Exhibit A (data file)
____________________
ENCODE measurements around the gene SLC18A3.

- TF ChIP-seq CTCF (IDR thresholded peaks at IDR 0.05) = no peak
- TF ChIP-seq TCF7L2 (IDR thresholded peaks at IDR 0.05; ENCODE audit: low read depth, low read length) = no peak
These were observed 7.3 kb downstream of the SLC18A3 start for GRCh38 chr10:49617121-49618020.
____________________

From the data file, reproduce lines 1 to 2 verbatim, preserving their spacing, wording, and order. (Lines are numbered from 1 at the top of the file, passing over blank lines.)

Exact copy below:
ENCODE measurements around the gene SLC18A3.

- TF ChIP-seq CTCF (IDR thresholded peaks at IDR 0.05) = no peak